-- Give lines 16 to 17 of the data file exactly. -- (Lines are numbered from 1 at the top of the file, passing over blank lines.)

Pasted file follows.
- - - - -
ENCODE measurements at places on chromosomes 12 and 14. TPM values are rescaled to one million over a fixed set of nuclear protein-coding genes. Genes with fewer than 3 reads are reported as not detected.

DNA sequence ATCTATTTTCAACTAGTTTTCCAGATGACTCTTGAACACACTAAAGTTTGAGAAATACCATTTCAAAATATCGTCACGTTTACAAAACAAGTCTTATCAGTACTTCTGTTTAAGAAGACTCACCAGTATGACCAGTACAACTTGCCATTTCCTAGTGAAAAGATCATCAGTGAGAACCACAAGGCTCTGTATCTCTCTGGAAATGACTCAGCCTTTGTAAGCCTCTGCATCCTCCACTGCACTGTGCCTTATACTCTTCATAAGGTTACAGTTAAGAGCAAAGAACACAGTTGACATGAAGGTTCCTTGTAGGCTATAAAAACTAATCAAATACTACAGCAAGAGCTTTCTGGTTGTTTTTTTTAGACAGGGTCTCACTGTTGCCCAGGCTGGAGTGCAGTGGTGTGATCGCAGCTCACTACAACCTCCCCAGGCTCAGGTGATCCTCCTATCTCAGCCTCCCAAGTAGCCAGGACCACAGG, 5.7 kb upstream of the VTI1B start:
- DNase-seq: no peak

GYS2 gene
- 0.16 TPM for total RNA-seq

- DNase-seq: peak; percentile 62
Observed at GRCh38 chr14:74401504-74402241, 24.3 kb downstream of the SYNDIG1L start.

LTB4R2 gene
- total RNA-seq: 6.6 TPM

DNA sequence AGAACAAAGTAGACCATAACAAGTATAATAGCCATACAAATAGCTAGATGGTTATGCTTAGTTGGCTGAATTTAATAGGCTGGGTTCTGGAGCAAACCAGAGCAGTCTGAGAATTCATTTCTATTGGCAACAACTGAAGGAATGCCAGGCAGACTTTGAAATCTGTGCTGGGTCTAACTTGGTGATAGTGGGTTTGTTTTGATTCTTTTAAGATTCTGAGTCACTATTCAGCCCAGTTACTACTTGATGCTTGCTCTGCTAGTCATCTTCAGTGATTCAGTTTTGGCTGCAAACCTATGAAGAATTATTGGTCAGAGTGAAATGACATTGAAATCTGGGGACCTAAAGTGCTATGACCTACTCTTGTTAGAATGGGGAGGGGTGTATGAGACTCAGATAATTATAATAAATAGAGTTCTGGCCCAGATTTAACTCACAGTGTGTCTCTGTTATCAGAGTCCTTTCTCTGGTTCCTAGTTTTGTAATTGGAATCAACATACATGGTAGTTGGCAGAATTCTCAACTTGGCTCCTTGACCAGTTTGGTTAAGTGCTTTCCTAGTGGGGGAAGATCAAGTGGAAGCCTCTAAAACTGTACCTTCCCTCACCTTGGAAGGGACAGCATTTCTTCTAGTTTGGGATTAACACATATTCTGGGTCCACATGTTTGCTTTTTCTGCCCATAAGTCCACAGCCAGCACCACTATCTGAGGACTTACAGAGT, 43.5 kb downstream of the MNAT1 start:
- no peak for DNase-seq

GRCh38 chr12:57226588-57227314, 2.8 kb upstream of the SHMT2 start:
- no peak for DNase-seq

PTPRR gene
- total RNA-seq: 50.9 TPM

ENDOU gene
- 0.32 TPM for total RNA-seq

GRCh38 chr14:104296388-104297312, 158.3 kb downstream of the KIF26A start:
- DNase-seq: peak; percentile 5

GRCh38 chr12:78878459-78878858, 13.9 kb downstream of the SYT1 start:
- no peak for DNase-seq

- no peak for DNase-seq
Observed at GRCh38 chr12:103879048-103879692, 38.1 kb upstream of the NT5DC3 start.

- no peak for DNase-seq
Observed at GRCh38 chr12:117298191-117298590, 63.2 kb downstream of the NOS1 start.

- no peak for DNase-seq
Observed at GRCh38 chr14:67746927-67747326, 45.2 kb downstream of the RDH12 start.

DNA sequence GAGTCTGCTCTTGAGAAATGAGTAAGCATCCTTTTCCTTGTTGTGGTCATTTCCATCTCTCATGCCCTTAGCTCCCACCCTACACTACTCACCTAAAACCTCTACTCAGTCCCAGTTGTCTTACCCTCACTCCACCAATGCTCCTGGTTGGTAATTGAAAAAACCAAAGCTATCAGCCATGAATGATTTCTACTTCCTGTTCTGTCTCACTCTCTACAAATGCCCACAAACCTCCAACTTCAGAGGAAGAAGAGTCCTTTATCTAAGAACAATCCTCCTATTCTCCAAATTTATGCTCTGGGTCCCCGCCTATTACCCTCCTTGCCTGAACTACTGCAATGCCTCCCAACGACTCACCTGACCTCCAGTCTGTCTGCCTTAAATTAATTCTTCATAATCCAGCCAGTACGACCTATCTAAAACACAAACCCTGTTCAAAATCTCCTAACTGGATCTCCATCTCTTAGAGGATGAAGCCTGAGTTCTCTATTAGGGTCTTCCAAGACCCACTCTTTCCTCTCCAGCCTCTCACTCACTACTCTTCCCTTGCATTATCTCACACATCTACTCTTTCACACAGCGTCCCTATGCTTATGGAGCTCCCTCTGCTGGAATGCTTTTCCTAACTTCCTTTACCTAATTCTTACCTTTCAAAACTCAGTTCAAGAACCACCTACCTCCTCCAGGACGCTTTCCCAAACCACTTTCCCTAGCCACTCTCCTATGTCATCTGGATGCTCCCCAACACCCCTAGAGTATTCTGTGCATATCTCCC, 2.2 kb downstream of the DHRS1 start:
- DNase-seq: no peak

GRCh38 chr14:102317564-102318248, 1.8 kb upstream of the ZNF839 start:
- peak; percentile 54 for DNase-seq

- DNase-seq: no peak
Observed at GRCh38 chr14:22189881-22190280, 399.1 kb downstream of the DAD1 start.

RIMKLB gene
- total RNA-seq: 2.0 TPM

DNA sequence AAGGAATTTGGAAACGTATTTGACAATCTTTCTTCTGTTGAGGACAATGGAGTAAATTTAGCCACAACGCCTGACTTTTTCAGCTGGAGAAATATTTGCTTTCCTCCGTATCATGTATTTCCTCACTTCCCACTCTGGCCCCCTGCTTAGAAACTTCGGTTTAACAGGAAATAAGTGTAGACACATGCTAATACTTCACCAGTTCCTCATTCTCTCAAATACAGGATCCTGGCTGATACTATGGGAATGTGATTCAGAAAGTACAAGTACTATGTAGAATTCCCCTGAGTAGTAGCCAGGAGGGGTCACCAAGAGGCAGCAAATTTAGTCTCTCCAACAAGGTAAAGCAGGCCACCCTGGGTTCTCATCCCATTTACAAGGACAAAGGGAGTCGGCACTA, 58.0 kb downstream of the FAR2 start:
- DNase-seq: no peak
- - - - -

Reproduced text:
ENDOU gene
- 0.32 TPM for total RNA-seq